Mon. May 27th, 2024

Community outroar has Councils taking a proactive stance on stray animals across the New England.

Narrabri Shire Council has stepped up its game against the growing issues, introducing after-hours patrols but it’s not enough to curb the trend. They now have two Rangers working round the clock, filling the pound nearly every day.

“We’ve seen an increased number of stray dogs that are frequenting certain areas in our shire, and it is becoming quite out of control, so in response to that we have brought in after-hours patrols,” said Landon Brady, Manager Regulatory Compliance for Narrabri Shire Council.

Stray dog complaint numbers to Narrabri Shire Council doubled in May this year alone, the first month of the extra patrols, proving there is a need to continue.

“Most dogs, particularly in summer, that aren’t contained, are more active in those early hours of the mornings or the late afternoon in the cooler times of the day, but it happens all year round,” said Mr Brady.

“Which is why we have had to move outside our hours of patrols, and that we can’t do within work hours.”

And it’s working, one month in and the local rangers are keeping busy.

“The patrols themselves are effective, because in any given morning or afternoon we can fill our entire pound,” said Mr Brady.

“We have capacity for 10 dogs in our pound which is another limiting factor, so once we are full, we have to cease patrols until we can find homes for dogs, or they return to their owners.”

And Narrabri is not alone. Gunnedah Shire Council faces the same battles with a similar increase in strays.

“Council has seen a significant increase in abandoned and stray dogs and cats over the past 12 months,” said Manager Community Safety, Wade Berryman, Gunnedah Shire Council.

“This is believed to be from a number of factors, including people’s return to work after COVID-19, low unemployment rates and a rising cost of living,” Mr Berryman said.

Responsibilities of a Pet Owner

“We are particularly struggling with responsible pet ownership, so we will often pick up dogs, bring them into the pound, the owners then pick them up but then choose not to restrain them,” said Mr Brady.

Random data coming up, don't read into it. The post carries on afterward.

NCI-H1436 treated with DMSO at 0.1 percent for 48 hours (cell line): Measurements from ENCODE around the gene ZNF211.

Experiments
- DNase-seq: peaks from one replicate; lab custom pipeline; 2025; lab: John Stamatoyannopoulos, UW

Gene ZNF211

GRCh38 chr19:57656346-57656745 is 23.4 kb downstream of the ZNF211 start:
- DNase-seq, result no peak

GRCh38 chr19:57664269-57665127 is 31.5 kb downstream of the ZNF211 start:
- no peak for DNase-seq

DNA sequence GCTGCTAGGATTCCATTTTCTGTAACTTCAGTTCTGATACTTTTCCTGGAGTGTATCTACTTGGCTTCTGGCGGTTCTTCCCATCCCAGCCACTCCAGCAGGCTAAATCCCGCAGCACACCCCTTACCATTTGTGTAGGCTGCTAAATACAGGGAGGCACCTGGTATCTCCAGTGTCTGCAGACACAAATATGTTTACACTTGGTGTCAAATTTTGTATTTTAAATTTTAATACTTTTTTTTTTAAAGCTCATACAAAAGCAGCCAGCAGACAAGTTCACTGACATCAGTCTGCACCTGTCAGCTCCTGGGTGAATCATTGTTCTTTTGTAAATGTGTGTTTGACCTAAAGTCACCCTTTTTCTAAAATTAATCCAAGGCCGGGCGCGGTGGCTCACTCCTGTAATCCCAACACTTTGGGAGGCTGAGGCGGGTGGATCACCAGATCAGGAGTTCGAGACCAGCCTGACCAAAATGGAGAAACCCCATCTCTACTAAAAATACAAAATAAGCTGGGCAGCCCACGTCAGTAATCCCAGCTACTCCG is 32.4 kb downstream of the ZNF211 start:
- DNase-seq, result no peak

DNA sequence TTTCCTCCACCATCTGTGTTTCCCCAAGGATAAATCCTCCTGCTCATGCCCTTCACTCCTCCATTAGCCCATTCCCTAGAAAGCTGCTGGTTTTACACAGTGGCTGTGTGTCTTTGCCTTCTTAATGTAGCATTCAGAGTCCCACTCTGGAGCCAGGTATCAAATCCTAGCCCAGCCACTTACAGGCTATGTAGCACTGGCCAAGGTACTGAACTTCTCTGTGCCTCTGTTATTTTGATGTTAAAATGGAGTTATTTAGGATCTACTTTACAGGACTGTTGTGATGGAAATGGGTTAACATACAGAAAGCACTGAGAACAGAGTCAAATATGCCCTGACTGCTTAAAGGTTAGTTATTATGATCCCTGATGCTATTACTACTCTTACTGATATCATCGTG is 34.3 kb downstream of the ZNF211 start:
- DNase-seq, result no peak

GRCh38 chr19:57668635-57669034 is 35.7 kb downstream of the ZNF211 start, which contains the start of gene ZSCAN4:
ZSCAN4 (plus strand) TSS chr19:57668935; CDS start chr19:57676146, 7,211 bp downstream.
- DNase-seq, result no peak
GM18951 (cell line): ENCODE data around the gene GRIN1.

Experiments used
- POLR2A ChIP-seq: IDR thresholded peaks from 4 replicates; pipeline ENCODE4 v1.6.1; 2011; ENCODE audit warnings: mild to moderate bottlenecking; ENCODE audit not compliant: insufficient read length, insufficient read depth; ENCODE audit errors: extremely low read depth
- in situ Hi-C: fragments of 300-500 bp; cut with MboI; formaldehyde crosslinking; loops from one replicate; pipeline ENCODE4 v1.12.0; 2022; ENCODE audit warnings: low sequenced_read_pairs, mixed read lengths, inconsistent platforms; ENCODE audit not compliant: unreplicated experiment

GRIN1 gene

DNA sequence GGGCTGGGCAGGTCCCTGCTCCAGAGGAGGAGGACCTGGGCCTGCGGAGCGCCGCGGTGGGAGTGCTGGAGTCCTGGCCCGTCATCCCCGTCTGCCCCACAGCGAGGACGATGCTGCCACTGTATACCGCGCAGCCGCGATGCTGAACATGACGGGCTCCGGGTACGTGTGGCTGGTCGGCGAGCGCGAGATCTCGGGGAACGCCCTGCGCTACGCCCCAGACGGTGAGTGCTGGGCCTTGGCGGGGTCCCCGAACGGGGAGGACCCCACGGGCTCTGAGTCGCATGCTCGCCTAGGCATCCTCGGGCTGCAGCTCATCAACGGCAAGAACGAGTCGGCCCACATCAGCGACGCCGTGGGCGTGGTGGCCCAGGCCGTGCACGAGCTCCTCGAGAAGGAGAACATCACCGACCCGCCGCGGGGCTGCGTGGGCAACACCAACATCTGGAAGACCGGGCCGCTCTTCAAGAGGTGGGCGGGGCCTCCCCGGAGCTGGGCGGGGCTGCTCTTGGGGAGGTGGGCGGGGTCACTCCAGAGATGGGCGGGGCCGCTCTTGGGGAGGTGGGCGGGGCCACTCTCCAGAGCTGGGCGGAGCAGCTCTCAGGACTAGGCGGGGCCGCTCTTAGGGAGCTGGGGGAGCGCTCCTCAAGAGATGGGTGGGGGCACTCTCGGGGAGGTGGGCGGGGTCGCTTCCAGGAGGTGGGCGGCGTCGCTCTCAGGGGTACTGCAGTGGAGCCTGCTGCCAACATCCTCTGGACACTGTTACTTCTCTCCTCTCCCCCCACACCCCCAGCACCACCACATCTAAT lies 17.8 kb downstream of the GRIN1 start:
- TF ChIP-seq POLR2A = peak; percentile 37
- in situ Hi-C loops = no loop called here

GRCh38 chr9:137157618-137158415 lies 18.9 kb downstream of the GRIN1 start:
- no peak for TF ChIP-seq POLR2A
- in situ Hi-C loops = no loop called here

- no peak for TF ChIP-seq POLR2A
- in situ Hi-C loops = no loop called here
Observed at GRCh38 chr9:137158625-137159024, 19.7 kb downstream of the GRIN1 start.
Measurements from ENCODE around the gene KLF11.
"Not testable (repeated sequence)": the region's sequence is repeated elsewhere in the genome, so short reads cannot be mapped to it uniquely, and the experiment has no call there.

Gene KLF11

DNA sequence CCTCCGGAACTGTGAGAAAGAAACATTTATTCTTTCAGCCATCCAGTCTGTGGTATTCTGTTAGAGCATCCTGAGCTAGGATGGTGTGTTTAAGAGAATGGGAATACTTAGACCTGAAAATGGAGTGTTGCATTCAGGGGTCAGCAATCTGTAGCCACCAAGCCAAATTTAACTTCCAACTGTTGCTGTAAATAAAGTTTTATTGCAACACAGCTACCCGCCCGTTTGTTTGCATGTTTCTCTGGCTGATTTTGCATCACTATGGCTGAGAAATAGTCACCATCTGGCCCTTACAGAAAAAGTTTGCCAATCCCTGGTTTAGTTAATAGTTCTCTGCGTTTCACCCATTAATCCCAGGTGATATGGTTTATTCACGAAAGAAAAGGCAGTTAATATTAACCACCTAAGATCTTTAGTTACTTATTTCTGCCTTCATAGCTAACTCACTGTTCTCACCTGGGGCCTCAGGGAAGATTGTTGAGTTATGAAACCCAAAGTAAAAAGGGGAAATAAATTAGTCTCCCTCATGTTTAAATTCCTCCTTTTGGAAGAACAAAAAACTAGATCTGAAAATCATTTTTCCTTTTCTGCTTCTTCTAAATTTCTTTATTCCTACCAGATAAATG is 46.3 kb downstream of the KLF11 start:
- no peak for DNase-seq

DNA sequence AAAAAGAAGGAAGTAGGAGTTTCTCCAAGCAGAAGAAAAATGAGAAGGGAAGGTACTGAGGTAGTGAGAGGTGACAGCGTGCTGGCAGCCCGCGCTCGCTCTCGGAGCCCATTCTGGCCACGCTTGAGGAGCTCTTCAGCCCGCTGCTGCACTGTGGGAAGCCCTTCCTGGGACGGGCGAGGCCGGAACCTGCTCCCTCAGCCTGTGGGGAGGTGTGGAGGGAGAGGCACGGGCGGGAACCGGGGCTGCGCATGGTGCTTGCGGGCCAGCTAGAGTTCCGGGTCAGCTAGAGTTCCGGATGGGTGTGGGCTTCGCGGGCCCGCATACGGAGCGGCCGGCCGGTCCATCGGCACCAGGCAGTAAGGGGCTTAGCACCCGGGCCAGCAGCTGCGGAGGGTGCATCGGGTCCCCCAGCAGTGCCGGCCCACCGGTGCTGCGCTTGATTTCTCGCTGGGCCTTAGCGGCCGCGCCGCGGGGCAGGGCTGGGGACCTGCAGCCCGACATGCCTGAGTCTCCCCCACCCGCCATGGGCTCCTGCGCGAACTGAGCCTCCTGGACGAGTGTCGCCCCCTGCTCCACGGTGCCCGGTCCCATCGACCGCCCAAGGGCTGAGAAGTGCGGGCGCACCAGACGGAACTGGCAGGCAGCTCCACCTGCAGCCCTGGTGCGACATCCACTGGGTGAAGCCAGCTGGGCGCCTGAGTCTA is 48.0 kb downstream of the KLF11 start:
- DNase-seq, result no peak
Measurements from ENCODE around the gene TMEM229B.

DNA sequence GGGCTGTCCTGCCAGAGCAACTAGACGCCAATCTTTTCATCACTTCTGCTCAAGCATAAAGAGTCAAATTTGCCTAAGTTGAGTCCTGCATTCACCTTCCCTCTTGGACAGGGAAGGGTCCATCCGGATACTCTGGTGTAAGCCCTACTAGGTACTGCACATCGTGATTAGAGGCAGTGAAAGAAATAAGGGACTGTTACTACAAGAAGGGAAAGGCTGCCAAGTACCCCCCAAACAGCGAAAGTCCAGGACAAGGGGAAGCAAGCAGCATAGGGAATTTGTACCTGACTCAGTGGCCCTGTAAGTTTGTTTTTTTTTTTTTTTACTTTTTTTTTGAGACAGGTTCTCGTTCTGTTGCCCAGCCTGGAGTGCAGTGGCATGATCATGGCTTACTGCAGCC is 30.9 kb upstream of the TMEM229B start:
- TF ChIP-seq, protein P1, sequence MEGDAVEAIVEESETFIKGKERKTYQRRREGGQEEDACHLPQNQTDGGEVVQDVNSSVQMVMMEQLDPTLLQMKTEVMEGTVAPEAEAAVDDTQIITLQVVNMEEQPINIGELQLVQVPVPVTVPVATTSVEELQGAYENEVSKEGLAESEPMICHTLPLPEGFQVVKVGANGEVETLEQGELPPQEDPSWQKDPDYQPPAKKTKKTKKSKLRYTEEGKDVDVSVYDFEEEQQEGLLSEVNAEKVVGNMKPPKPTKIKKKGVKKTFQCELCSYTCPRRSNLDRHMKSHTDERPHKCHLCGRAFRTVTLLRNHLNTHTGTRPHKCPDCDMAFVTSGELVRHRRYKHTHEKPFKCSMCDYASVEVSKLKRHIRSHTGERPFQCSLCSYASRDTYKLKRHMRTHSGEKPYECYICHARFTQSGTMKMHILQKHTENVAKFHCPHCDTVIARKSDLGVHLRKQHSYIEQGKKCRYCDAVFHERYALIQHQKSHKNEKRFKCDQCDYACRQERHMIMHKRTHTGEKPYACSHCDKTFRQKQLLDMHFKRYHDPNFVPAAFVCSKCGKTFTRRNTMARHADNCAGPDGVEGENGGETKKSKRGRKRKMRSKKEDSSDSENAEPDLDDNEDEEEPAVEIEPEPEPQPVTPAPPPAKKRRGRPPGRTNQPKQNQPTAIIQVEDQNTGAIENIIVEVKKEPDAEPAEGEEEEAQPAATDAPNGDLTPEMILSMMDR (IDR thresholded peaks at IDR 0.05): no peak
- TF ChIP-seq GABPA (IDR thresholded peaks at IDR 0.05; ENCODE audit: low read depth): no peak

“More often than not, the dogs coming through our pound are repeat offenders.”

“Unfortunately, the legislation does let us down in more than one way, we can’t remove dogs from care of owners that are repeat offenders.”

“Every time we have to provide the opportunity to get their dogs back and whilst we can issue penalty infringement notices for dogs straying or being involved in attacks, we are finding that these owners show no regard for getting a penalty infringement notice, or warning, or letter, or any legal instruments we are given,” he said.

So, what are your responsibilities as a pet owner?

The top three, according to both Narrabri and Gunnedah Councils, are:

1. Microchip your pets

2. They should wear a collar with registered identification tag

3. Your animal(s) must be contained within your yard

“We find so many dogs that are not microchipped, they are not identified by a collar, and they constantly roam the streets so we can’t find their owners, we can’t return them to a home and when we do, they are not contained,” said Mr Brady.

“It is a very simple task to microchip, collar and contain your dog to ensure everyone is safe.”

But your tasks don’t end there.

“That responsibility goes further to the owners to train their dogs and put time into their dogs to ensure they aren’t a threat to the public and other animals,” said Mr Brady. It’s also important to have your animals desexed.

The Community’s turn to step up

On social media page ‘Narrabri Noticeboard (Original)’, Council has been called ‘too tough’ or ‘not tough enough’ on offenders.

“The community backlash on social media is getting to our team,” said Mr Brady.

Narrabri Shire Council staff are not immune to the keyboard warriors on social media and complaint letters coming in, feeling the attacks on a personal level. Council is calling for a shift of blame, from Council to pet owners.

“We need the community to respond to this,” said Mr Brady.

“Our pounds are overflowing, and we are doing everything we possibly can, and seeing no response from the community.”

“You all need to have some community pressure on your neighbours to keep their dogs in and we need to educate the community.”

Mr Brady said that calls to put the dogs down or arrest the owner are not helpful as they have no ability to do those things, but community pressure can make real change.

“Everyone plays a part in this, not just our two rangers who work 24/7,” said Mr Brady.

“It cannot be up to two people in an almost 15-thousand-person shire, and we need to start putting that pressure back on the community to help us out.”

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